To achieve full-color EL panels, fluorescent materials capable of emitting blue, green and red light in a stable fashion and at low costs and their fabrication process are needed. However, fluorescent thin films must be fabricated by separate processes depending on their type, because the chemical or physical properties of matrix materials for the fluorescent thin films and light emission center materials differ from material to material as mentioned above. For instance, with a film formation process capable of obtaining high luminance with one single material, it is impossible to increase the luminance of a fluorescent thin film of other color. Given a full-color EL panel fabrication process, a plurality of different film formation systems are thus needed. As a result, the fabrication process increases in complexity, with an increasing panel fabrication cost.
The EL spectra of the aforesaid blue, green and red EL fluorescent thin films are all broad. When they are used for a full-color EL panel, the RGB necessary for the panel must be cut out of the EL spectra of the EL fluorescent thin films using separate filters. The use of such filters does not only make the fabrication process much more complicated, but also offer the gravest problem, viz., luminance drops. Extraction of RGB using filters causes practically unacceptable losses of 10 to 50% of the luminance of the blue, green and red EL fluorescent thin films.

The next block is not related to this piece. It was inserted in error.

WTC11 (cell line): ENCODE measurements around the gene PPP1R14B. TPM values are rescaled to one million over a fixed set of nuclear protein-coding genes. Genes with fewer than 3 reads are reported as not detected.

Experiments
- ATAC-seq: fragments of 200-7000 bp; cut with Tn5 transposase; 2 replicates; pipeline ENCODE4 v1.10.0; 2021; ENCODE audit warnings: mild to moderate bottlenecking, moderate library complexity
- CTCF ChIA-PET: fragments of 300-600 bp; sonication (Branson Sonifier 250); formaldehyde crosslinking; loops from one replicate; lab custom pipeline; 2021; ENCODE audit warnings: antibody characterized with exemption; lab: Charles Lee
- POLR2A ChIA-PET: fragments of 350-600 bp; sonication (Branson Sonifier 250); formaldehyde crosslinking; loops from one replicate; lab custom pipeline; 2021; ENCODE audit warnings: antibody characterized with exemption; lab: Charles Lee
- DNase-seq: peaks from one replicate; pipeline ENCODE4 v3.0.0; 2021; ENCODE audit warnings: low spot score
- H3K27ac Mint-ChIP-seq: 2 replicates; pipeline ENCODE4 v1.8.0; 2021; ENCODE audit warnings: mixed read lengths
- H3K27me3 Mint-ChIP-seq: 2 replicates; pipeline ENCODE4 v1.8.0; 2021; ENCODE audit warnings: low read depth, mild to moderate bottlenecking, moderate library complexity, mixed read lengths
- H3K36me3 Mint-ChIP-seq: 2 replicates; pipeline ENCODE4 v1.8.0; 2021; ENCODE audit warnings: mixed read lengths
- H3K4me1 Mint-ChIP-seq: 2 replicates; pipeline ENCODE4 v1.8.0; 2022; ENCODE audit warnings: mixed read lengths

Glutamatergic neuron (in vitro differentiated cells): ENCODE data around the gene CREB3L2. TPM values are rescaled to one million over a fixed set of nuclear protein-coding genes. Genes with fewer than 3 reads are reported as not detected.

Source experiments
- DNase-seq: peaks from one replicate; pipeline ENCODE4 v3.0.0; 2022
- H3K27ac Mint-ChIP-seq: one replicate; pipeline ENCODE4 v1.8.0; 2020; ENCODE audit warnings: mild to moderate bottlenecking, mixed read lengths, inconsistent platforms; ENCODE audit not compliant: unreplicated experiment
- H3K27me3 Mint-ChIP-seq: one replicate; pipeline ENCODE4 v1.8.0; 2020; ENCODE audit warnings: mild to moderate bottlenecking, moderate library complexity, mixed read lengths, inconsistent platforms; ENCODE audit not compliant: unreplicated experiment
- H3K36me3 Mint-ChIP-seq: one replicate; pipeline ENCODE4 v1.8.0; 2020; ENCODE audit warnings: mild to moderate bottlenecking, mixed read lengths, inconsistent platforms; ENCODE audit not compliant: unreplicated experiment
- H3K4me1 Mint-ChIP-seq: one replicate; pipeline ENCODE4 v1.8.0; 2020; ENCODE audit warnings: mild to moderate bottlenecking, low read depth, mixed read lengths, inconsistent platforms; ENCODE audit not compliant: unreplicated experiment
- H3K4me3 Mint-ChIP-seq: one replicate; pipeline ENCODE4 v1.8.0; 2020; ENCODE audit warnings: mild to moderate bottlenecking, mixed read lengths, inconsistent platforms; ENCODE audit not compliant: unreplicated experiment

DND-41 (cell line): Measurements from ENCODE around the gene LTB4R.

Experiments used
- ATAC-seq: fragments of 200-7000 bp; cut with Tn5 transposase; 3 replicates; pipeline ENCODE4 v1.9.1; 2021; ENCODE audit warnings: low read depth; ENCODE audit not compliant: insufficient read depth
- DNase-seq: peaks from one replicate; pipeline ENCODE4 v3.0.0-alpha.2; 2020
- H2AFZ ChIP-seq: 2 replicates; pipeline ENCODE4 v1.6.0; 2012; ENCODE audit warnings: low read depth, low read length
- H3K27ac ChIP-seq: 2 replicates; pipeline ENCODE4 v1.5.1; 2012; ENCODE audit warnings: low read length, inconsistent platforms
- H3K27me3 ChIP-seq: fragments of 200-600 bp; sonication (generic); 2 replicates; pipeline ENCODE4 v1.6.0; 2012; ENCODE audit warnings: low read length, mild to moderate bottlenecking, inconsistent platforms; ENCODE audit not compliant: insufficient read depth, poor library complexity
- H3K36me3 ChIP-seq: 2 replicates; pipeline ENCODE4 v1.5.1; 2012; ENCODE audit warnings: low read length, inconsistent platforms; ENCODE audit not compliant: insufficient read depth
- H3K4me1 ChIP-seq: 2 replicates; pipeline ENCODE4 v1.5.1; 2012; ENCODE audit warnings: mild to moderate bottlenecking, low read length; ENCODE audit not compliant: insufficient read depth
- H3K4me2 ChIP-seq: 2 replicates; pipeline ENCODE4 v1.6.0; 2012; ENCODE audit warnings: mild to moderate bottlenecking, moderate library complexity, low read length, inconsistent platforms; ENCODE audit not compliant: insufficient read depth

To provide a solution to the aforesaid problems, there is an increasing demand for red, green and blue fluorescent thin-film materials capable of emitting light at enhanced luminance yet with improved color purity as well as a fluorescent matrix material and a light emission center material which can ensure enhanced luminance using the same film formation method or system and are similar to each other in terms of chemical or physical properties.